Update, 7/28: Writing at redefinED, Doug Tuthill and Adam Emerson highlight the rich irony behind the “Save Our Schools” phenomenon.
So apparently there’s some big national march called “Save Our Schools” or something like that. I told you about it a month ago. While the good people at the National Council on Teacher Quality took a conciliatory approach to pointing out the flaws in the “SOS” program. But the award goes to Sara Mead, writing at Eduwonk, for this effective takedown:
…This is not an agenda for accomplishing anything. It’s just a wish list. Half of it is a wishlist of things the organizers don’t want (performance-based pay, school closures). Half of it is a wishlist for things someone might want, without any clear theory of how to operationalize them or what that might actually look like in practice in the real world. (I, too, would like to see “Well-rounded education that develops every student’s intellectual, creative, and physical potential”–but in the absence of clear prescriptions and mechanisms about how to make that a reality, well, you might as well wish for a pony, too.)…
I can’t help but think that a lot of people marching on the nation’s capital for this cause — as pure as their motives may be — are tangling with some vague, outsized imaginary enemy. Then again, as Anthony Krisky has pointed out, it’s not exactly a grassroots movement. Given the pro-union sympathies of so many of its outspoken leaders, one might have to ask them what they think about Wisconsin Governor Scott Walker’s reforms enabling local school districts to save teacher jobs? Is that “anti-teacher”?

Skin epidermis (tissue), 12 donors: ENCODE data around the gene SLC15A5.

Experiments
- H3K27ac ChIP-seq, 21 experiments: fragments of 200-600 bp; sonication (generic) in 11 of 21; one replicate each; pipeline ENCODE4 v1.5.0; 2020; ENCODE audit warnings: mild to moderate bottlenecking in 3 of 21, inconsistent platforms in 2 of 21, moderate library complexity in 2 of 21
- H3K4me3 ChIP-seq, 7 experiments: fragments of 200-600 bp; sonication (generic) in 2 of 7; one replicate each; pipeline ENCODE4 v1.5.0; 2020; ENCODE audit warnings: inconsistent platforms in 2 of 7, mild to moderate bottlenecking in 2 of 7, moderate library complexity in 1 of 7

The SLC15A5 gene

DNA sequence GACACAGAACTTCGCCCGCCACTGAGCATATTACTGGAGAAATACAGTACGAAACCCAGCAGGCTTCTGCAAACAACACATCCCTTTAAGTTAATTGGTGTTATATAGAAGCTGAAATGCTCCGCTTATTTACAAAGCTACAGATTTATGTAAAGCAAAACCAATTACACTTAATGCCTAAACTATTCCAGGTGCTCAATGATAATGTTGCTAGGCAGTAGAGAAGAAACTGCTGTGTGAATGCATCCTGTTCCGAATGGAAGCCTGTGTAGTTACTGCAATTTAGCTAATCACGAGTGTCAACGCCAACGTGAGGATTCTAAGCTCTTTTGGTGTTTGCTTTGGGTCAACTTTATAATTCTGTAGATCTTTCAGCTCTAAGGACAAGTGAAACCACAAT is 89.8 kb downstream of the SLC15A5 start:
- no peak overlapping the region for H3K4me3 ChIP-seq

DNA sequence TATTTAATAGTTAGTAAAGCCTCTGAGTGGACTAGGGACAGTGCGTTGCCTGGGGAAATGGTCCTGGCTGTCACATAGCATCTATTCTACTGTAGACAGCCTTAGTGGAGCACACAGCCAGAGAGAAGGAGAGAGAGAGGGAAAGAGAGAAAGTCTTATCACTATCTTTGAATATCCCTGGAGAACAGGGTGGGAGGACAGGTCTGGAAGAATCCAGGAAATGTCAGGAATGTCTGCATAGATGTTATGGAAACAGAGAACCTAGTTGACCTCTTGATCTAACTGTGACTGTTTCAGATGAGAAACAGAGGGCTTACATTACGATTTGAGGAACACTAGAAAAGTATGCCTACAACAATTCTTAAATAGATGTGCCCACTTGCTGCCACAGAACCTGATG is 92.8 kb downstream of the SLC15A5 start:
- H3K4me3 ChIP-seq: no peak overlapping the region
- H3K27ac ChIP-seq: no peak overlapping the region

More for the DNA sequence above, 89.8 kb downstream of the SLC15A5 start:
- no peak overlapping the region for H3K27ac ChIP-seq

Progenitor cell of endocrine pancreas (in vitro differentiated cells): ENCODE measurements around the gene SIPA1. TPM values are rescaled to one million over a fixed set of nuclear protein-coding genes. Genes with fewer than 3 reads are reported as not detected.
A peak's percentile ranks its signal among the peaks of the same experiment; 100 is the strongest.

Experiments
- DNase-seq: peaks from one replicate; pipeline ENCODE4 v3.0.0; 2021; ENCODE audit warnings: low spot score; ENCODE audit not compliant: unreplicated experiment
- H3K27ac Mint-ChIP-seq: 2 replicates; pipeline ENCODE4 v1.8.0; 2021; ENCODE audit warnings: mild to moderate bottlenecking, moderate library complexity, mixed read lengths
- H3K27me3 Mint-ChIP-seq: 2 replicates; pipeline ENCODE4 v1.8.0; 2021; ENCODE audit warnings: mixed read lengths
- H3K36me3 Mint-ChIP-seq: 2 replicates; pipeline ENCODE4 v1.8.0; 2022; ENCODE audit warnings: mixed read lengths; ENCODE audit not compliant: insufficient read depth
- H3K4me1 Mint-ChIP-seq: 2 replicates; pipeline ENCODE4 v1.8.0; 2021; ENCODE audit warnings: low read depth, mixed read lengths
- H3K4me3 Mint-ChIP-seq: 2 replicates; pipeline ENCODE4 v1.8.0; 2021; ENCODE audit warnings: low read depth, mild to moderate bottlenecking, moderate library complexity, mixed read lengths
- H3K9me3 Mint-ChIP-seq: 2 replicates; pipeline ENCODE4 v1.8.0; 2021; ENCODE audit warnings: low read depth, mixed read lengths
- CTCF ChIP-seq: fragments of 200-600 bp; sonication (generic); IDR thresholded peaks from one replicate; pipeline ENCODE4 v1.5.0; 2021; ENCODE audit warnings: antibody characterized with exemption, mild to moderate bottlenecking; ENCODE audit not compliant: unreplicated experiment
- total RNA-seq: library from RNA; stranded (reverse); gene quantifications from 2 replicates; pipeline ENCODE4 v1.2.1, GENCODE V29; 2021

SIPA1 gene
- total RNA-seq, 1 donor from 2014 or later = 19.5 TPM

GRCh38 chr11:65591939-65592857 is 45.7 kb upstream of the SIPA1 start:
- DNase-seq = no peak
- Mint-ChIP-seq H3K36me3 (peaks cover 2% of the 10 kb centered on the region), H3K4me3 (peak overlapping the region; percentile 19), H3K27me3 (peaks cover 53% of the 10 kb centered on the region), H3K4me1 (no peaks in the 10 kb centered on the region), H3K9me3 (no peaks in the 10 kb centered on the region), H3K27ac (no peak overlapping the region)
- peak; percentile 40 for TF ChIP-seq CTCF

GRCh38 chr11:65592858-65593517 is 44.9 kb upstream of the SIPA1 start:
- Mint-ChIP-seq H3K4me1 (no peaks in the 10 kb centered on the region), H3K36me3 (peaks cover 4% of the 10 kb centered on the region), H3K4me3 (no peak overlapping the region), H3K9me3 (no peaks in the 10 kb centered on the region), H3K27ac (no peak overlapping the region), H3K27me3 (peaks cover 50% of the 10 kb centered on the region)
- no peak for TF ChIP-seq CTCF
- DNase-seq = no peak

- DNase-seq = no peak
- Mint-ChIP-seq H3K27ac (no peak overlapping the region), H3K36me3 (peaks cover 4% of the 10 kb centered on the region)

Guess what, Colorado has its own “SOS,” too. I wholeheartedly defend their right to speak up. I just don’t get much of where they’re coming from with a largely illogical, fanciful and ambiguous agenda. Maybe we should just start referring to it as SOS?… as in: Huh?